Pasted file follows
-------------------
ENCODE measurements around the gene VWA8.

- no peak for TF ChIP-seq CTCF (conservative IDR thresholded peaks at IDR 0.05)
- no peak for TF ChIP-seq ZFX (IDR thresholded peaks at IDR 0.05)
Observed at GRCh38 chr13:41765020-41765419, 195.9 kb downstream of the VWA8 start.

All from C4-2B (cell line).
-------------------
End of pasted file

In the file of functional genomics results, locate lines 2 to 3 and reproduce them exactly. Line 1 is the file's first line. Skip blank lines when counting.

- no peak for TF ChIP-seq CTCF (conservative IDR thresholded peaks at IDR 0.05)
- no peak for TF ChIP-seq ZFX (IDR thresholded peaks at IDR 0.05)